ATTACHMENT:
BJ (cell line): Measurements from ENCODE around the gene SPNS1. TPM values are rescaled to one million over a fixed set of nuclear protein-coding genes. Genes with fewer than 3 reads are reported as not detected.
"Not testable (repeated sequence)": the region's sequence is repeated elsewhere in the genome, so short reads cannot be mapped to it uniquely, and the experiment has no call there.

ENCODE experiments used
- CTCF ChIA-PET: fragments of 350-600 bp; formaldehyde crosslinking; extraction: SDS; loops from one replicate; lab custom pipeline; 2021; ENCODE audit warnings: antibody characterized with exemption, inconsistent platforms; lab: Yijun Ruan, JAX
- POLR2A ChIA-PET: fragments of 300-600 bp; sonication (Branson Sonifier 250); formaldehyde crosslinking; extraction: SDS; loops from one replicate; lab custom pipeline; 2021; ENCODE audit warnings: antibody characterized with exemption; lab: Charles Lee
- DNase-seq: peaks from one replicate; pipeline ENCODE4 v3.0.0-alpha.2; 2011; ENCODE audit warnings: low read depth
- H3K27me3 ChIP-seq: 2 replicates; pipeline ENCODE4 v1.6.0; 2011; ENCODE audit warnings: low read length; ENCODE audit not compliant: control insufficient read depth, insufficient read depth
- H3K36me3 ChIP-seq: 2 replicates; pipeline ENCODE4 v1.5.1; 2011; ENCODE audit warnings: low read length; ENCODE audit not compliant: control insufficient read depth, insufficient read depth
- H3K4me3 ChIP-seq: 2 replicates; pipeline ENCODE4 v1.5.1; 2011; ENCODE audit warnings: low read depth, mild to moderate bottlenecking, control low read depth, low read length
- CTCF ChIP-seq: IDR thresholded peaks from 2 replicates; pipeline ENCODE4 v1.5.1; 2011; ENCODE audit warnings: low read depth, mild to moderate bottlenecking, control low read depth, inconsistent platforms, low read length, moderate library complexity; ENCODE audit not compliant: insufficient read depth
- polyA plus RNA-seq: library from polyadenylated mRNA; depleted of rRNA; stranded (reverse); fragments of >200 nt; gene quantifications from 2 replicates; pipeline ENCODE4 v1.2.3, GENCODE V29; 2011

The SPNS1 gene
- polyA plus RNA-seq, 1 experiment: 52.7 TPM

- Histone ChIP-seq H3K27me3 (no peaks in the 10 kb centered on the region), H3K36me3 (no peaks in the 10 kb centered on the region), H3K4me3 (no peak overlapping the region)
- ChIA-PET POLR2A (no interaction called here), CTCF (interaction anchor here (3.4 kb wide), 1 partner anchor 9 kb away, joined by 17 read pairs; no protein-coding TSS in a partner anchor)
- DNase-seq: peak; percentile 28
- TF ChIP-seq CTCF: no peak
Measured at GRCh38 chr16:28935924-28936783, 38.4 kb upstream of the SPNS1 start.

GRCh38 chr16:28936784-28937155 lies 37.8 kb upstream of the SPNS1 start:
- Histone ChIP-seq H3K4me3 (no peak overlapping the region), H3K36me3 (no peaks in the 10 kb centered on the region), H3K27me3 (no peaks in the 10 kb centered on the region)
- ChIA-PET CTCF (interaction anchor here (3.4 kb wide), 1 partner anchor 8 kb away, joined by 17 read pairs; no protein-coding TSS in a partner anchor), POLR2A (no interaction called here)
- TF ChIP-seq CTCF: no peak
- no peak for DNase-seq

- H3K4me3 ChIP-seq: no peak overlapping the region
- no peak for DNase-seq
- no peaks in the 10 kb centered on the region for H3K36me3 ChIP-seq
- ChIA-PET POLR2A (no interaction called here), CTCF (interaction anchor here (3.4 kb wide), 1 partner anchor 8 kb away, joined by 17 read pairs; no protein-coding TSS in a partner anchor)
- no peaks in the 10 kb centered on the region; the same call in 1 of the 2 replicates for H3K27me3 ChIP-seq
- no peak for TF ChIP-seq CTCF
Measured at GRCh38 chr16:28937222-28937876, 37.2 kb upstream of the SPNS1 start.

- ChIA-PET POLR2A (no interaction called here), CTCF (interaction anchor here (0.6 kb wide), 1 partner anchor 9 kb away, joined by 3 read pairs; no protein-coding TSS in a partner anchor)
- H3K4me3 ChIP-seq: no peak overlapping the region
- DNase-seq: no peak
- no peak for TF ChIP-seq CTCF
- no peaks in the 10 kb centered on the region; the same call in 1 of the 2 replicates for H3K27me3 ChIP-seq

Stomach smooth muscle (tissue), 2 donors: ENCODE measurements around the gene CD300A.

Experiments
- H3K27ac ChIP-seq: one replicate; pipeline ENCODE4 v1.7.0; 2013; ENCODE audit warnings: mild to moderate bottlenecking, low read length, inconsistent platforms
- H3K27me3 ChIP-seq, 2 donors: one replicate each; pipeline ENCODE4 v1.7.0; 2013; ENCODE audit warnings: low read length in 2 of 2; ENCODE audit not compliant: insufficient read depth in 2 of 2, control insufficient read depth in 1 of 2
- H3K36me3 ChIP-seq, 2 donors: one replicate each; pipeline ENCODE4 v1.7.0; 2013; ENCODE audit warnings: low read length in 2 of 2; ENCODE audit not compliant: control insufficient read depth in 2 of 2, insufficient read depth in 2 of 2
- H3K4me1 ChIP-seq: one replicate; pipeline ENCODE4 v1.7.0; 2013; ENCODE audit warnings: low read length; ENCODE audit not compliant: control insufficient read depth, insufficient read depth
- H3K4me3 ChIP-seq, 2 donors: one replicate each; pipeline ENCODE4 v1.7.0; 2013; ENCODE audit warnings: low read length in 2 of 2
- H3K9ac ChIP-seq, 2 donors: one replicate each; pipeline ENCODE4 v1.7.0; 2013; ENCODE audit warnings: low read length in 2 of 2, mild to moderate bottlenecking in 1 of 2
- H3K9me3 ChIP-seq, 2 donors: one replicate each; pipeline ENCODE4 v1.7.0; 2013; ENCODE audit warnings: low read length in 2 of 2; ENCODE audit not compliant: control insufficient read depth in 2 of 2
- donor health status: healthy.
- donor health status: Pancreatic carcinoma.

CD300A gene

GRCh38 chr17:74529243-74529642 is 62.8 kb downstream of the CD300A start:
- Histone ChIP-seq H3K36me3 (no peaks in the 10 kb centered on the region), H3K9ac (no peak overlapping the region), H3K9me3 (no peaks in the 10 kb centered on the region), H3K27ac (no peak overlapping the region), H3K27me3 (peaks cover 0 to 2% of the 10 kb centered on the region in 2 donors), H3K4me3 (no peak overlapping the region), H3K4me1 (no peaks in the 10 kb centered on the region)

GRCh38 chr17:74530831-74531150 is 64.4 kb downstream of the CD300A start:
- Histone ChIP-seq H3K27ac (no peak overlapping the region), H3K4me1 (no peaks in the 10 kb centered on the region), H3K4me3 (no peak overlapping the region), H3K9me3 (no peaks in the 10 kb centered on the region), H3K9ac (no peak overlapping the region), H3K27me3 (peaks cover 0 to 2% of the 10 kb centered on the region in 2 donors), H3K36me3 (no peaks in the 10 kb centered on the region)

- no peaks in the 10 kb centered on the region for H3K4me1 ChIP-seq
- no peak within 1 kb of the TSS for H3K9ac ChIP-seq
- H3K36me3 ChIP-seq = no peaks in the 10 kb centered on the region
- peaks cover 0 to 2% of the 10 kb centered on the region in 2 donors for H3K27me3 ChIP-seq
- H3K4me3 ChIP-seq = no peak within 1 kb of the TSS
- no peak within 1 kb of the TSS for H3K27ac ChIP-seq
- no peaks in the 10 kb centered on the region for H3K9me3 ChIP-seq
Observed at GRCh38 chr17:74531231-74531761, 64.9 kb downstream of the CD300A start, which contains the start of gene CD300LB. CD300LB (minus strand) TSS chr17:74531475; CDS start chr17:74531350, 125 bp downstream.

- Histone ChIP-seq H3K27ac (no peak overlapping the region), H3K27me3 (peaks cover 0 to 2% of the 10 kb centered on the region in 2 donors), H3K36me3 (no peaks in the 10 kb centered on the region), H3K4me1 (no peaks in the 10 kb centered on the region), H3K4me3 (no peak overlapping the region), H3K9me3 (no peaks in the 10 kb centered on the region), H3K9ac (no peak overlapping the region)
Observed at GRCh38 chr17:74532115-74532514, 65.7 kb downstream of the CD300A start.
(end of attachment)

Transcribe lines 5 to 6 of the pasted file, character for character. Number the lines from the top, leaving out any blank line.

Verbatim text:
- POLR2A ChIA-PET: fragments of 300-600 bp; sonication (Branson Sonifier 250); formaldehyde crosslinking; extraction: SDS; loops from one replicate; lab custom pipeline; 2021; ENCODE audit warnings: antibody characterized with exemption; lab: Charles Lee
- DNase-seq: peaks from one replicate; pipeline ENCODE4 v3.0.0-alpha.2; 2011; ENCODE audit warnings: low read depth